So, this is what was going on back then, it is like today, a guy asked me this week, he put it to me, the good in my life outweighs the bad. As if that’s what God says in the Bible is what salvation is about. But that’s the mentality of humans. But it’s understandable because that’s the way generally life works. You earn what you deserve, and we carry that on to theology, you know, I’m going to get what I deserve. But, as I’ve said, guys, if we get what we deserve, we are in trouble. We’re in big trouble. I know I am.
And you know what, this just came up this morning, is that if you think a person is really a pretty good guy, a really good person, you know if you think about it, you’re basing it on what you see outwardly. It’s kind of like what my wife, they say, Holly, you’re married to such a fine man, and she says, “You don’t live with him.” But in my life, where the real flaws are, where the real sin is, is in the thoughts, and the intentions, and the motives of the heart that people can’t see. And if you look at your own heart, and you see what’s in there, and you realize, man, I certainly don’t deserve, let me put it this way, thank goodness I don’t get what I deserve as a believer. Comments or questions?
Audience member comment: What is the answer?
RS: What’s the question?
Audience member comment: What is the answer?
RS: Answer to what?
Audience member comment: What do I do to deserve to get into your Kingdom?
RS: How do I get into Your Kingdom? That’s really what we’re talking about. That’s the ultimate issue, and it’s by, you rely on faith in Christ.
A guy asked me this morning; and said, you get to a fork in the road, and understand what it means to try to rely on following the law, what does it truly mean to rely on by faith, what does that mean? And just to articulate it well, is that I am relying on Christ and His death, because I put my faith in Him and the question was, what does that mean, to put your faith in Him? To me, it means, the Greek word that’s used when it comes to faith, is the word Pisteuo, which, in English, would translate into believe. John 3:16,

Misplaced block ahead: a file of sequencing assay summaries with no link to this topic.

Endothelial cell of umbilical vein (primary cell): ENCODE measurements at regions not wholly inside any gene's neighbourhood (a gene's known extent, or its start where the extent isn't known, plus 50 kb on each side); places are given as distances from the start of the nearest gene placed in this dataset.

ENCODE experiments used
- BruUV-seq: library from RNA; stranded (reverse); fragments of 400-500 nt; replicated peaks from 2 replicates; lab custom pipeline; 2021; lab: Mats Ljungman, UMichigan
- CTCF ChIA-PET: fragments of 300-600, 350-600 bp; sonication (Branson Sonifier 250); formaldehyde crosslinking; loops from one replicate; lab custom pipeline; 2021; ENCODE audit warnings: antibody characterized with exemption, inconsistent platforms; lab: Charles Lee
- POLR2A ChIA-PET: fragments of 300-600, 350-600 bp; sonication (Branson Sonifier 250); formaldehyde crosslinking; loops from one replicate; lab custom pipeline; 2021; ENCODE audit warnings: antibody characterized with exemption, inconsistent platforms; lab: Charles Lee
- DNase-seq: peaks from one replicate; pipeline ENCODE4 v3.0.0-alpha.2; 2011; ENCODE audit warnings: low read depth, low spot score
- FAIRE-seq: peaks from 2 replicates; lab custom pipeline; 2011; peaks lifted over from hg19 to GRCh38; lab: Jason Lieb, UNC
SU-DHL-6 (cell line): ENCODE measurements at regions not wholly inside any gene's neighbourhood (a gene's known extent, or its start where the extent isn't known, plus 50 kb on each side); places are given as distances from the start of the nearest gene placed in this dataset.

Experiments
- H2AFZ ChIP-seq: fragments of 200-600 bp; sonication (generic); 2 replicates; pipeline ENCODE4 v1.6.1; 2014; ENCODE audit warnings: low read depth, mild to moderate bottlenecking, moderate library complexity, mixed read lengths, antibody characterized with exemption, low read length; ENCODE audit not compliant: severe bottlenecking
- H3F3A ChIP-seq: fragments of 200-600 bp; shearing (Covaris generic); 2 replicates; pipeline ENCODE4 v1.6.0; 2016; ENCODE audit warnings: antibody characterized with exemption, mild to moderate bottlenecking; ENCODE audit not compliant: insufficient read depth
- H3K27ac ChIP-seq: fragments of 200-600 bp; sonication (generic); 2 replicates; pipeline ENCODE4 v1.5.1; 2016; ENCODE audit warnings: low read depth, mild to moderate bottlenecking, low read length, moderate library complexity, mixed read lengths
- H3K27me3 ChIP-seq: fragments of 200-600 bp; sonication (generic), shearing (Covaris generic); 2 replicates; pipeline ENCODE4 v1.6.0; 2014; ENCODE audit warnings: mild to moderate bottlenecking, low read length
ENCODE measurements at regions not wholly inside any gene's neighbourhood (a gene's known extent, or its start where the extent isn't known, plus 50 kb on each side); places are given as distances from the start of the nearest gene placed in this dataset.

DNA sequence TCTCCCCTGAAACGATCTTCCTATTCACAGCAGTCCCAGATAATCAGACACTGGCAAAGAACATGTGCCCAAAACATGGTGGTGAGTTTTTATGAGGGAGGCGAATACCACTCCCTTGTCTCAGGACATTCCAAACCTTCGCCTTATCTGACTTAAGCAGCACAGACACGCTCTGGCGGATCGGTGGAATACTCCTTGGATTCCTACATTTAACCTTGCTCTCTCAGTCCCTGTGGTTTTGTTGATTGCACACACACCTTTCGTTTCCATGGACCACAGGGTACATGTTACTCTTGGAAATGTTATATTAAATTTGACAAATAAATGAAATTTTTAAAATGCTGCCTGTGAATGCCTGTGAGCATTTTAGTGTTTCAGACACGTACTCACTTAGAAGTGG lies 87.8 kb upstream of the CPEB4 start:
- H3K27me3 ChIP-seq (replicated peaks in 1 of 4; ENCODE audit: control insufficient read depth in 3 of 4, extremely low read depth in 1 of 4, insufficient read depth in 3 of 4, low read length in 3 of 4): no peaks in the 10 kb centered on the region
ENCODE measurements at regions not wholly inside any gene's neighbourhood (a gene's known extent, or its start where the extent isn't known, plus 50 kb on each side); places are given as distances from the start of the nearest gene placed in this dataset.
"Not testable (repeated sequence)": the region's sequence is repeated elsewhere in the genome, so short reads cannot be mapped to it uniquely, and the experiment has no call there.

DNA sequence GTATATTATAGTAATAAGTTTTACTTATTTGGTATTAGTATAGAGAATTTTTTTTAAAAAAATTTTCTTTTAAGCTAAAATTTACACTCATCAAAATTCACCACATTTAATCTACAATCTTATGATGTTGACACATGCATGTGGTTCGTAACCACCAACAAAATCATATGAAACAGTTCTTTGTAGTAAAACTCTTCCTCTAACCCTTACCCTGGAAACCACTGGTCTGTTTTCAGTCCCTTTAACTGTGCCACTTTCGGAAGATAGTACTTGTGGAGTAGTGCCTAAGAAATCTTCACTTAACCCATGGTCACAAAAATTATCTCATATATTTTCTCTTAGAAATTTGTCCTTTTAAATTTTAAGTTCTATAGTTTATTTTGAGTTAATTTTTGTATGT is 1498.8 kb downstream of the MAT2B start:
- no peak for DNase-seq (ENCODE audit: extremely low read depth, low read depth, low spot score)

“For God so loved the world that He gave His own beloved Son, that whosoever believes in Him will not perish, but have everlasting life.”
Which leads to the question, what does it really mean to believe? And the Greek word Pisteuo means so much more than to believe something intellectually. It means to entrust yourself to, and to me, the best picture of a person coming to faith is in Jesus’ parable of the prodigal son. You see, the prodigal son had chosen to live his life his way. He was living for himself. He was a picture of a sinner, and he has to do two things to get back in right relationship with the father. The first part of faith is, he had to acknowledge, I’m a sinner. Father, I’ve sinned against you. And that’s what we have to acknowledge, I’m not a good person, I’m a sinner. But the second, and the most important thing that I emphasize, and I don’t think it’s emphasized enough, is that there are two components to faith, recognizing that we’re sinful, you need God’s forgiveness, but the second thing the son had to do is he had to leave the pigsty and go back to the father. In other words, he had to turn, and change course, and go, and no longer live by his will, but live by the father’s will, live under the father’s terms. That’s what we call surrender, and the Biblical word for it is repentance. So, that’s what faith is, but ultimately we’re relying on Christ and His death, and not on our following the law, and that’s the two types of people you see here, those who live by faith, and those who try to gain entrance into the Kingdom by following the law. Comments or questions? Was that helpful? John?
John: It seems to me like the overwhelming sense is that that you have to be a good person to get into Heaven. Why is that true, I mean, the Church does not teach what you’re describing?
RS: Hold that question, I’m going to cover that in a minute with a real-life example. That’s a really good question. Everybody follow that? Is that what the church is? A lot of people think that, but I’m going to come back to that. In verses 11 and 12, there’s an important phrase that’s used, and that phrase is, and it’s used in both the NIV and the NAS, and that phrase is “live by”, in eleven, it says, live by faith, and then, on the contrary, he’s talking about those who live by following the law. And that word live by, as one commentator says, it’s what we rely on as far as for meaning in life, or what we rely on as the foundation for our spiritual lives, and it gives you confidence and security in the future. And people who live by following the law, their security is, I’ve lived a good life, but the real question always, is, and it has to trouble them, and it is how good enough do you have to be?